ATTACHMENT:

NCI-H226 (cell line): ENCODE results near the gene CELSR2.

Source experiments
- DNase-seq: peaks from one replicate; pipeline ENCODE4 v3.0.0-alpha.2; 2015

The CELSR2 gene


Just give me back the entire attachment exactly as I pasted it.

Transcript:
NCI-H226 (cell line): ENCODE results near the gene CELSR2.

Source experiments
- DNase-seq: peaks from one replicate; pipeline ENCODE4 v3.0.0-alpha.2; 2015

The CELSR2 gene